After breakfast at our hotel, we enjoy a scenic drive through the spectacular Dadès Valley. Afterward, we call at the home of a local Berber family, where we'll share tea and observe how they transform their grain into delectable bread, known in Arabic as khubz.
We continue our adventure outside Kelaat Megouna, where we enjoy a Home-Hosted Lunch today with a local family. We'll also have the opportunity to learn more about Berber culture from an imam, who will tell us about local wedding customs. Then we travel to the oasis town of Ouarzazate, originally created by the French as a garrison outpost in the Sahara. Upon arrival, you will have time to explore on your own and relax in your room. Then we gather together for dinner at the hotel.
We travel through the High Atlas Mountains today on our way to Marrakesh. First, we visit Aït Benhaddou, a picturesque, mountainside ksar (fortified city) that features one of the best-preserved kasbahs in the entire Atlas region. Scenes from the classic films Lawrence of Arabia and The Man Who Would Be King were set here, and Aït Benhaddou has been designated a UNESCO World Heritage Site for its striking example of southern Moroccan earthen architecture.
While most of Aït Benhaddou's onetime residents have moved to a modern village across the Ounila River, a small group of families still dwells within the old walled city, and we'll visit with them today. Then, our journey continues toward the High Atlas Mountains. We pause high above narrow green valleys for lunch at a local restaurant, and reach Marrakesh in the late afternoon, where we settle into our comfortable hotel. Enjoy dinner together this evening at our hotel.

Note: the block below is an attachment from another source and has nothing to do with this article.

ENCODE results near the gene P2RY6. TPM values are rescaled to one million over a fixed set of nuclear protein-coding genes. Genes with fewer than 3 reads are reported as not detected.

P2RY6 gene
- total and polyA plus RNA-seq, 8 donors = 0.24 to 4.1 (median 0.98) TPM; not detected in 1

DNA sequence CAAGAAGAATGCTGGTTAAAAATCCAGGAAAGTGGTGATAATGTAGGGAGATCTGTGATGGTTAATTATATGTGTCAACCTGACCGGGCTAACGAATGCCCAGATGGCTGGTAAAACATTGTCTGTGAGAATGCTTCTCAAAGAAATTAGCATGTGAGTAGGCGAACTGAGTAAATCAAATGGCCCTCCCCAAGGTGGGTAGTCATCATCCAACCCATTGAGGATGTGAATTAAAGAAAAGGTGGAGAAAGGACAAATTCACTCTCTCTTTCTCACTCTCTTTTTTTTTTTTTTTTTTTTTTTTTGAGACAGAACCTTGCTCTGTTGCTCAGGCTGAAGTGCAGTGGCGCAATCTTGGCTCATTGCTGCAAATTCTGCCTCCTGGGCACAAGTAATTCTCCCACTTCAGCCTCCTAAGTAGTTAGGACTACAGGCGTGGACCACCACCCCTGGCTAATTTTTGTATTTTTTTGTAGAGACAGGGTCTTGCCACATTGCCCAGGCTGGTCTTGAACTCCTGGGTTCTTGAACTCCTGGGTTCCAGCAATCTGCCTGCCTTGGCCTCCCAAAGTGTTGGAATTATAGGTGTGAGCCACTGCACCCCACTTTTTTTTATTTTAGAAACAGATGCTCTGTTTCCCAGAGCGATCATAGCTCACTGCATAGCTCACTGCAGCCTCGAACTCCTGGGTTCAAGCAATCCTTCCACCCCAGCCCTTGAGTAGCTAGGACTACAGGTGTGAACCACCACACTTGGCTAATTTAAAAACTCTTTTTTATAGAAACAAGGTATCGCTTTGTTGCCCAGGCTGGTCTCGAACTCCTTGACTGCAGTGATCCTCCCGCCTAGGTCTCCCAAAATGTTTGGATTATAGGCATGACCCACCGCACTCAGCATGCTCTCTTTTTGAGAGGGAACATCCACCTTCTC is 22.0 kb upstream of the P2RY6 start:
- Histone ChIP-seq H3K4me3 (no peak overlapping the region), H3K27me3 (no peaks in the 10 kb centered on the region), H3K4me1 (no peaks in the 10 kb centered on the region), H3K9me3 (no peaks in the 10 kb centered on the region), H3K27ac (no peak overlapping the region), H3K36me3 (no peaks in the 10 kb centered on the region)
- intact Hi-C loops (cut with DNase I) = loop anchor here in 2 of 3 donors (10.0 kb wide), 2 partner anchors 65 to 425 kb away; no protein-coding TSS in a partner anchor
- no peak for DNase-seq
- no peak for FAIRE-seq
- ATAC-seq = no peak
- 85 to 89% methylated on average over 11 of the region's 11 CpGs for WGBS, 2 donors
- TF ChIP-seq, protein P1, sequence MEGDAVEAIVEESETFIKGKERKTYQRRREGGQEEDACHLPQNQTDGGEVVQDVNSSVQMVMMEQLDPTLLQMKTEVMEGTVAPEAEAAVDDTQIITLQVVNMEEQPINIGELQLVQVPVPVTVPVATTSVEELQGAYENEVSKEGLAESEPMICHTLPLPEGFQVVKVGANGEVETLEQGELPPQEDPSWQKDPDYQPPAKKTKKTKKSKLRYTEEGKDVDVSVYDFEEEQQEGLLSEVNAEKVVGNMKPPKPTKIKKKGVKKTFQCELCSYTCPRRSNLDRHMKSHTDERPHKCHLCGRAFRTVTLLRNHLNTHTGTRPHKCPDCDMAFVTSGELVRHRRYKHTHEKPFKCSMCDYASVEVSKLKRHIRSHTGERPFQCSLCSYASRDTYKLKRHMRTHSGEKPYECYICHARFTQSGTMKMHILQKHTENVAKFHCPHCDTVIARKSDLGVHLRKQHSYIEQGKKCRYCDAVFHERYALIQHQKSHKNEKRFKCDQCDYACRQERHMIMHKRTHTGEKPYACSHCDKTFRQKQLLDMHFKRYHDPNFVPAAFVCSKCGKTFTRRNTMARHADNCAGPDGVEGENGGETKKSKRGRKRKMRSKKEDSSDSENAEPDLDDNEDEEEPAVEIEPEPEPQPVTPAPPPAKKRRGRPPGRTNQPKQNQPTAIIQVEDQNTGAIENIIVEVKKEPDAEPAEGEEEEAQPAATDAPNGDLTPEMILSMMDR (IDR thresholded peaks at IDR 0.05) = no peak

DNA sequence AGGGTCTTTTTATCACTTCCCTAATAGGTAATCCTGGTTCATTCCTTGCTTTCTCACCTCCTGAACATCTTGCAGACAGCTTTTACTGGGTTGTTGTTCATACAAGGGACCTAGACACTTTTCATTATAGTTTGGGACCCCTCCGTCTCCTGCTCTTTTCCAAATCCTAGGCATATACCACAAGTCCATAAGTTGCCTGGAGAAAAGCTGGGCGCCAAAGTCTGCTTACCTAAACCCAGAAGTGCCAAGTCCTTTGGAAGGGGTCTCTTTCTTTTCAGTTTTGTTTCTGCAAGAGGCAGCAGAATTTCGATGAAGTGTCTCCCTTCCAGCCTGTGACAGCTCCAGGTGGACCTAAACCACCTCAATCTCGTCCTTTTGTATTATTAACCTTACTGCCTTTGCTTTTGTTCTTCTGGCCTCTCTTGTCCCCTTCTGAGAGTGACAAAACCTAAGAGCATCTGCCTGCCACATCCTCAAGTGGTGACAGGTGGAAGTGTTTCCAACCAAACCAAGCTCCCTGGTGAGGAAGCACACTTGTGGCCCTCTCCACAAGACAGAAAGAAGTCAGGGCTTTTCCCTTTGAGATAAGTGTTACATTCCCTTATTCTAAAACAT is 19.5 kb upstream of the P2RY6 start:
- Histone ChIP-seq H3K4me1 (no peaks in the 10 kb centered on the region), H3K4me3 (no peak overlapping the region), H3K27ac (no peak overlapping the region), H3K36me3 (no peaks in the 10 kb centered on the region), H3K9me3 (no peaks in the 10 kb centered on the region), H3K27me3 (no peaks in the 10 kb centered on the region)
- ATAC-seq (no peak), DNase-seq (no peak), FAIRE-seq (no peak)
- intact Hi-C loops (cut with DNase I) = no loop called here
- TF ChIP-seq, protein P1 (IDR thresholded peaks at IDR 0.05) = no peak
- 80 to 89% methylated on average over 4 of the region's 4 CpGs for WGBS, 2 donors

In the morning, we explore the legendary city of Marrakesh in a traditional horse-drawn calèche. We begin in Gueliz, the modern part of the city designed and built by the French in the early 20th century, then visit the Koutoubia minaret, the Saadian Tombs, the Moorish spice market, and the opulent Bahia Palace. Following our tour, you'll have time for lunch on your own as you explore the famous medina of Marrakesh, one of the ancient crossroads of North Africa and a UNESCO World Heritage Site.
This afternoon is at leisure and dinner is on your own.
You have the day free in Marrakesh, where past travelers have greatly enjoyed time for independent exploration. As in Fez, there is much to see, do, and buy in the bustling medina, and your Trip Leader will be able to offer you plenty of suggestions about where to go. If you haven't done so already, be sure to check out the high-energy street performers in the legendary Djemma El-Fna square.
Or, you can choose to join our optional Marrakesh Museums tour, which features visits to the Jardin de Majorelle and Islamic Art Museum; the Ali Ben Youssef Medersa and Marrakesh Museum; a stroll through Marrakesh’s ancient medina, and lunch with some local Moroccans.
This evening, we’ll come together to share our stories over a Farewell Dinner at a local French restaurant.
After breakfast this morning, we travel to the airport for our flight to the U.S. Otherwise, begin your post-trip extension to Essaouira & Casablanca.